Here it is, Sunday night once more.  Once again, the weekend has flown by in a flurry of activity.  As I look back on the past few days at the pool, Liam’s first swim meet, a trip out for ice cream, our obligatory Sunday mass and a great grilled dinner, there is one unifying theme.  The heat and humidity that has the nation talking?  Nope.  What I will recall most from this weekend is the inordinate amount of time I spent in the bathroom with our two year old triplets.  I don’t think I’d be exaggerating to say that it adds up to hours.  
We are deep in the throes of potty training. It’s reached the point where Kevin, Declan and Cormac are far more enthusiastic about it than I am.  The initial excitement of “PooPoo on potty!” has pretty much waned for me.  The cries of “Gotta pee Mom! Gotta pee NOW!” have me callously responding “NOW?! But you just went!”  Or, worse yet, “Can’t you just hold it, little buddy?”  Needless to say, my weary responses are not to be found in any potty training manuals.  I don’t have time to read them anyway but, it just feels wrong to tell a two-year old in PullUps whose personal pride is currently wrapped up the “Three P’s” (pee, poo, potty) to take a chill pill because Mama would like a view of something other than a porcelain (or in this case, plastic) bowl!
While I would have preferred to spend less time crouching on the bathroom floor and more time enjoying the great outdoors (believe me when I tell you that 100 degrees in the pool beats 100 degrees in the potty!), there were (as there always are) a few bright spots during our shared potty time…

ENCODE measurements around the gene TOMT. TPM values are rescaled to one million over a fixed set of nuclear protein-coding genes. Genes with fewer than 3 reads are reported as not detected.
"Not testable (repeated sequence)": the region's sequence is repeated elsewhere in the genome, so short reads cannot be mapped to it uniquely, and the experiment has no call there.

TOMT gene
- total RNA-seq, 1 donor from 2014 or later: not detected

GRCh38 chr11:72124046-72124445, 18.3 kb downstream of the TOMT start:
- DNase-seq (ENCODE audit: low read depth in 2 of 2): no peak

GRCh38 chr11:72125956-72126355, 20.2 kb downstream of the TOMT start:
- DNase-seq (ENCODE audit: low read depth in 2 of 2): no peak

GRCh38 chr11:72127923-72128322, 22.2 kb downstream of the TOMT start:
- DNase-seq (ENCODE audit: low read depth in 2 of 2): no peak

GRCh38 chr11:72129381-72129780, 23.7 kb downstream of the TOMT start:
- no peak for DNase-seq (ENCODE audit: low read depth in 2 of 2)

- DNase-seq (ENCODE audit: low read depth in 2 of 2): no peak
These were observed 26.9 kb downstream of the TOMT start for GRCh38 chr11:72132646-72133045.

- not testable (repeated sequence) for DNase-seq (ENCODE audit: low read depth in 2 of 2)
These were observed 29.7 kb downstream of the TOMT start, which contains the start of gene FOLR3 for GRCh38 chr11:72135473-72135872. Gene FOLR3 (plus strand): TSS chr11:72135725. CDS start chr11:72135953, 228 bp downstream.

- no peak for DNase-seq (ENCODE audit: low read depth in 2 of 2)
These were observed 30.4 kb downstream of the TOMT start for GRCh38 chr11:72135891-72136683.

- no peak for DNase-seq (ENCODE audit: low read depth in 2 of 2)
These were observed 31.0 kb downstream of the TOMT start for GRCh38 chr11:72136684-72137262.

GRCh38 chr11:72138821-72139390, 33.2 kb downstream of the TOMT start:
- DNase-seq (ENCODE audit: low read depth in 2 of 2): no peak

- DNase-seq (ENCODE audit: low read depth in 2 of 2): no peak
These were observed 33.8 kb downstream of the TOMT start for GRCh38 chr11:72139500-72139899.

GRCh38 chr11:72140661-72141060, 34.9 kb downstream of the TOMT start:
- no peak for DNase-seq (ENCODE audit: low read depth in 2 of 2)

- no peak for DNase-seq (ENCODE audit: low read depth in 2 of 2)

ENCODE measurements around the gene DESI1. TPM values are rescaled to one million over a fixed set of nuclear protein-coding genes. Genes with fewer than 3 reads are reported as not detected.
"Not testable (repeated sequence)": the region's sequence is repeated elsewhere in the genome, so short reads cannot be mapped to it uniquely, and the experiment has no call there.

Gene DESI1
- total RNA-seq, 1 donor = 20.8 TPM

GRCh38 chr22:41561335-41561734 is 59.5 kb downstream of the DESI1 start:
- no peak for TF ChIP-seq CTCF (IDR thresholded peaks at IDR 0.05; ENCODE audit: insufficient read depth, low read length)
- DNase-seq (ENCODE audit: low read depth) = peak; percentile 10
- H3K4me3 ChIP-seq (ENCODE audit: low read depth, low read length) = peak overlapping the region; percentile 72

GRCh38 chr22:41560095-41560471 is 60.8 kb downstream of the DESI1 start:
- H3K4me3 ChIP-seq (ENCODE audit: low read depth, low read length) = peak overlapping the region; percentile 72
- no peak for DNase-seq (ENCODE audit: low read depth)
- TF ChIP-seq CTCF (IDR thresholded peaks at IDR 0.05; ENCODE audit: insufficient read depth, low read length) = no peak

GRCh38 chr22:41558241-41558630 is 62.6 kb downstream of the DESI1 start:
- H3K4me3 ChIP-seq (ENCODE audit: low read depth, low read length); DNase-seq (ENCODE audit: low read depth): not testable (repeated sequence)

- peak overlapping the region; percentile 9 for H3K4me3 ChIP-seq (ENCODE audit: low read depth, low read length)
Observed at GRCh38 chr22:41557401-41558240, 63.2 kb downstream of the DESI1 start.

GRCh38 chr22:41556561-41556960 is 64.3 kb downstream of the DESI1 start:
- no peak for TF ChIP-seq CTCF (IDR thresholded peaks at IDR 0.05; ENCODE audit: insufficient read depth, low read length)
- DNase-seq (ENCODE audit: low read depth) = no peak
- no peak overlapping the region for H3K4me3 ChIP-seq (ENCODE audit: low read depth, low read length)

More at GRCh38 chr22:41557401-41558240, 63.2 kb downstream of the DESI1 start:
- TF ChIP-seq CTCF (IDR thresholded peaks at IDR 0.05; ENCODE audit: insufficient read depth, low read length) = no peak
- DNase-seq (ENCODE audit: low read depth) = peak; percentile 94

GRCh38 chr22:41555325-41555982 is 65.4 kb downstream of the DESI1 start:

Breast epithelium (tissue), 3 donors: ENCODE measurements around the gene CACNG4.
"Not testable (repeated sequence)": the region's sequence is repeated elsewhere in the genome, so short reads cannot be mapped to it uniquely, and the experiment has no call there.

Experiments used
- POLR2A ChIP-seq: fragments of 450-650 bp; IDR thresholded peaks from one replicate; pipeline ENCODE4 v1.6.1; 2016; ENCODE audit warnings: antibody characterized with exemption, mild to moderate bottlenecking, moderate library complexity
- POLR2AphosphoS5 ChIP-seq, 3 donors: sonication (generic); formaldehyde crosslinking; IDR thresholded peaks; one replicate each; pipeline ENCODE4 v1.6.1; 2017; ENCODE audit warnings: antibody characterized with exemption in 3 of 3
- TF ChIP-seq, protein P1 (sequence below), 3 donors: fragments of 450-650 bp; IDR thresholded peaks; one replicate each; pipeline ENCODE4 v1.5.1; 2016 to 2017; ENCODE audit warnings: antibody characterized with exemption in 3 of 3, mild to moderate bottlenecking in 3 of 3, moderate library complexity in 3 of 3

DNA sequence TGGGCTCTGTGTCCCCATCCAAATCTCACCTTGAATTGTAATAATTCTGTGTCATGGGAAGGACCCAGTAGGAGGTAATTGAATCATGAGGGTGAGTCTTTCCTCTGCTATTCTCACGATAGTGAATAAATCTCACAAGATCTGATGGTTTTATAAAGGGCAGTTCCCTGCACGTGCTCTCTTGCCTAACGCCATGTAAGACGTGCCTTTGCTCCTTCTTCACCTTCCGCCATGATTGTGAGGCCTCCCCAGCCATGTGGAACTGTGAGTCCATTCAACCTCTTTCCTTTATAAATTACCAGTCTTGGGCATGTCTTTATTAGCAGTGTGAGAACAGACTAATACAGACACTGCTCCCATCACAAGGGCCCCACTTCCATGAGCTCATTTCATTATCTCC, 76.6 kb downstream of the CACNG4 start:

• There was Cormac kindly encouraging me.  “Good Girl Mama!” he joyfully exclaimed as he barged in on what was to be my private moment on the potty.
  • There was Kevin, completely enamored with the “Magic Potty!” at the pool… that self-flushing variety is apparently a lot more exciting than what we have at home.
  • There was Declan, who can pee more than any kid I’ve ever seen.  He spent more time at the potty than in the pool… leading me to believe that perhaps he was drinking a lot of kiddie pool water… a thought I really don’t want to linger on.
  • There was their shared joy at wearing “big boy underwear!”  My, how we’ve progressed… just a few months ago, they thought Ciara’s old Princess Pull Ups were big boy underwear.  Now they are in Liam’s hand-me-down tighty whities and just as thrilled.  Geez, the bar for these little guys is really set low!
  • Last but not least, was our adventure at church today, where I spent more time praying to the porcelain god than the big guy upstairs. 

I think it’s starting to pay off though. Just think of all the money we’ll save when we officially bid adieu to diapers! Just considering life without repeat orders from diapers.com is all it takes for  me to muster up enough enthusiasm to take three little fellas out of their cribs for one last trip to the potty… after all, I don’t want to disappoint their image of this “Good Girl Mama.”